“There is a very high risk that parents and children will be permanently separated,” said John Sandweg, who was acting director of ICE during the Obama administration.

A riddle from Melania

Melania Trump usually steers clear of the most contentious issues facing her husband, but she wanted her views known about the border-children controversy.

Spokeswoman Stephanie Grisham said the first lady “hates to see children separated from their families.” She hopes “both sides of the aisle can finally come together to achieve successful immigration reform” — a statement consistent with Trump’s stand.

In addition, Grisham said the first lady believes “We need to be a country that follows all laws, but also a country that governs with heart.” Meaning Trump could be more flexible? It was left unclear.

More forthright was former first lady Laura Bush in a Washington Post op-ed: “I live in a border state. I appreciate the need to enforce and protect our international boundaries, but this zero-tolerance policy is cruel. It is immoral. And it breaks my heart.”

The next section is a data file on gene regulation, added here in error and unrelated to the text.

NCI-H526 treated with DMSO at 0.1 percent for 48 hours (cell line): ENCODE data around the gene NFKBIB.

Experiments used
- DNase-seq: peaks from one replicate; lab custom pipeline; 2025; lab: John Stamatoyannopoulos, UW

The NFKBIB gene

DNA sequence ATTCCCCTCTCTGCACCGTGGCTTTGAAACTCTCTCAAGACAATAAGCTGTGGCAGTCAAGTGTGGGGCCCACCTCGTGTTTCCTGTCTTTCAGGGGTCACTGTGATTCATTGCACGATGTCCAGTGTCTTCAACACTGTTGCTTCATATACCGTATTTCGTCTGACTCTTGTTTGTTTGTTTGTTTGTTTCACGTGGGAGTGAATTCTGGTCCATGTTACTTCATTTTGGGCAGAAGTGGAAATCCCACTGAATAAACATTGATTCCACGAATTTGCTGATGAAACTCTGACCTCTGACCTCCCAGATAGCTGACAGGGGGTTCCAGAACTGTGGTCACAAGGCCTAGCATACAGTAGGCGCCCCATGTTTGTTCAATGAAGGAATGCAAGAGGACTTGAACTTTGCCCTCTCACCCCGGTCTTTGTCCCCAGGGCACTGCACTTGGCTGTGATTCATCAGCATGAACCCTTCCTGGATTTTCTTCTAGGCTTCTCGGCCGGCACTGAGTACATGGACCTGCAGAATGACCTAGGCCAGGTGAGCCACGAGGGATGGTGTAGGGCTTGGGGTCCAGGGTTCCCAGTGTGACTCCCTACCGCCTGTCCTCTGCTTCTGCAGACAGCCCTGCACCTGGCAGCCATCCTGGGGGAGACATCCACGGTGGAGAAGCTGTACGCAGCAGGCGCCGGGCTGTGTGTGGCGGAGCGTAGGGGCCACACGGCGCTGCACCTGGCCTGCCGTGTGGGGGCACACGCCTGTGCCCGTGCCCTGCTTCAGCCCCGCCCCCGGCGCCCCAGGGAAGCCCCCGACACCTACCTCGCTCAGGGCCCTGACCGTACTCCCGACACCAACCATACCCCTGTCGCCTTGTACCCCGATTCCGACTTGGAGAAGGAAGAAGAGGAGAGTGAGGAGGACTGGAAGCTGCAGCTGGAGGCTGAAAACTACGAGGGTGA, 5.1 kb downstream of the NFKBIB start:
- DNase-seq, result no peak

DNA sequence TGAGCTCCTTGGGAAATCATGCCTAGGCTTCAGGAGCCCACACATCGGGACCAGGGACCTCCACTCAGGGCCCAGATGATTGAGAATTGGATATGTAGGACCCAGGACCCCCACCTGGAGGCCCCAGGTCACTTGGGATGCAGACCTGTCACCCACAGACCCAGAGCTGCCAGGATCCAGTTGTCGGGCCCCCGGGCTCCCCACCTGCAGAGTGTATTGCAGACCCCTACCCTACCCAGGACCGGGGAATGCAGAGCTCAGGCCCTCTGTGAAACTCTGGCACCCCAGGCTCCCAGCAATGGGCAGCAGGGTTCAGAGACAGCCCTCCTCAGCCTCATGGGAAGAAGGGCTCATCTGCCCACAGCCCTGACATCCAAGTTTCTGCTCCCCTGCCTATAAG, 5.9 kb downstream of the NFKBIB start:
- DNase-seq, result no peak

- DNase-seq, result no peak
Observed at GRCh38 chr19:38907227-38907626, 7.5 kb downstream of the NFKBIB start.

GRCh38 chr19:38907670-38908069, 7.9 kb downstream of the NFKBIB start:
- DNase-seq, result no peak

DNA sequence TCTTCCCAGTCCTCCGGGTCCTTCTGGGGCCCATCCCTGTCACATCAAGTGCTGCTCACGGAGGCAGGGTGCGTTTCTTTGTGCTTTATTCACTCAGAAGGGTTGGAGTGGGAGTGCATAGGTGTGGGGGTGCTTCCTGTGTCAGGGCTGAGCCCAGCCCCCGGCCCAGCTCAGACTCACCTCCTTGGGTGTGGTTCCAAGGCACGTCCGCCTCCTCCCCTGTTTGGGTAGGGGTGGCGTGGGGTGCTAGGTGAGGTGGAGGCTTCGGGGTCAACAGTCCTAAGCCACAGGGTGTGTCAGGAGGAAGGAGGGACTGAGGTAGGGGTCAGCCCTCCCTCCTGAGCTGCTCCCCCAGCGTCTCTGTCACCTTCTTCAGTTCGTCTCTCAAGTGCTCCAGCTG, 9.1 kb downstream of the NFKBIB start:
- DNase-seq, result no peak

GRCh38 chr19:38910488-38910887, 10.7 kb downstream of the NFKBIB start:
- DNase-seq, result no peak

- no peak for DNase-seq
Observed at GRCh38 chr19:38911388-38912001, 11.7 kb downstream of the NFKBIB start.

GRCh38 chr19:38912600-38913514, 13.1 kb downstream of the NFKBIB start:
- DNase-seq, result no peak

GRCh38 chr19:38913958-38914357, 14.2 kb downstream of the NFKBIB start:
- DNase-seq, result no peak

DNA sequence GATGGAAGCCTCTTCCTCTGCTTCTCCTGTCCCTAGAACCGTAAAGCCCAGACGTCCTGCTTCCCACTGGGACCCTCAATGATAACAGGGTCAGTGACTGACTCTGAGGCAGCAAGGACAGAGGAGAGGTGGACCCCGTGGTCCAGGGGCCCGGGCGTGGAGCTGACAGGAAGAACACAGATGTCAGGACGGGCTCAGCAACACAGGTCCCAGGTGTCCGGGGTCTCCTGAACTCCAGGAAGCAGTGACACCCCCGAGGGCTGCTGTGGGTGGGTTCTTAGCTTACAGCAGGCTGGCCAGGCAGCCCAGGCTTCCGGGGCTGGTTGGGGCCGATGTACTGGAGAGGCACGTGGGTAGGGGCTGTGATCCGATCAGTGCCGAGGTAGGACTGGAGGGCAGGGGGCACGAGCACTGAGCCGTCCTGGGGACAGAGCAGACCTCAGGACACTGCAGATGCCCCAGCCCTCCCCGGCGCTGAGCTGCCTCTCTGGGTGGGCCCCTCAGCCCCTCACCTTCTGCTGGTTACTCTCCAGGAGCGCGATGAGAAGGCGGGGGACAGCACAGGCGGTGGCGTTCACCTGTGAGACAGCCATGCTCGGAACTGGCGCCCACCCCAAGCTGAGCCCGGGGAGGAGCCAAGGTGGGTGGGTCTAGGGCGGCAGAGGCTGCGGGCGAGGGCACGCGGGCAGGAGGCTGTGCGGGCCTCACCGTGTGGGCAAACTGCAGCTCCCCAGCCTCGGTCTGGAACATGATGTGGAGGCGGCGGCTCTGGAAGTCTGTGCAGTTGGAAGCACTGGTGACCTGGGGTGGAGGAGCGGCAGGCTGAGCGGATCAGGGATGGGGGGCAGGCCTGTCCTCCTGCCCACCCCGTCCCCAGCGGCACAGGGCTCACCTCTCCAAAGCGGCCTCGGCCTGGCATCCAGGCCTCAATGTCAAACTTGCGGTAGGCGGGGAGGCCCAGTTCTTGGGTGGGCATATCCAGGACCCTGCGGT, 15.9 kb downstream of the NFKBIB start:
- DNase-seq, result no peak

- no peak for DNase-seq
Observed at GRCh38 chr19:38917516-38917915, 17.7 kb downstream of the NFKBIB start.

Janison: Witchful thinking

No matter how much Trump and his backers try, the Justice Department inspector general’s report doesn’t buttress their claims that the Russia investigation is a conspiracy against him, writes Newsday’s Dan Janison.

The IG focused on the handling of the Hillary Clinton email investigation. “The report does identify errors of judgment, violations of or even disregard for policy, and decisions that at the very least — with the benefit of hindsight — were not the best choices,” said FBI Director Christopher Wray.

It didn’t find Trump was at any point a victim of FBI machinations against him, nor does it delve into the origins of the Russia probe now in the hands of special counsel Robert Mueller.

Amneziya is Russian for amnesia

Roger Stone, the longtime Trump confidant, and Michael Caputo, a 2016 campaign official, say they forgot to tell congressional investigators about a Russian national who approached them offering damaging information about Hillary Clinton, The Washington Post reports.

Stone said the Russian wanted $2 million and the deal didn’t happen because Trump “doesn’t pay for anything.” Caputo said he was asked about the meeting by Mueller’s prosecutors last month.

Sizing up Singapore summit

It remains in dispute whether Trump got enough or gave up too much in his meeting with North Korean dictator Kim Jong Un.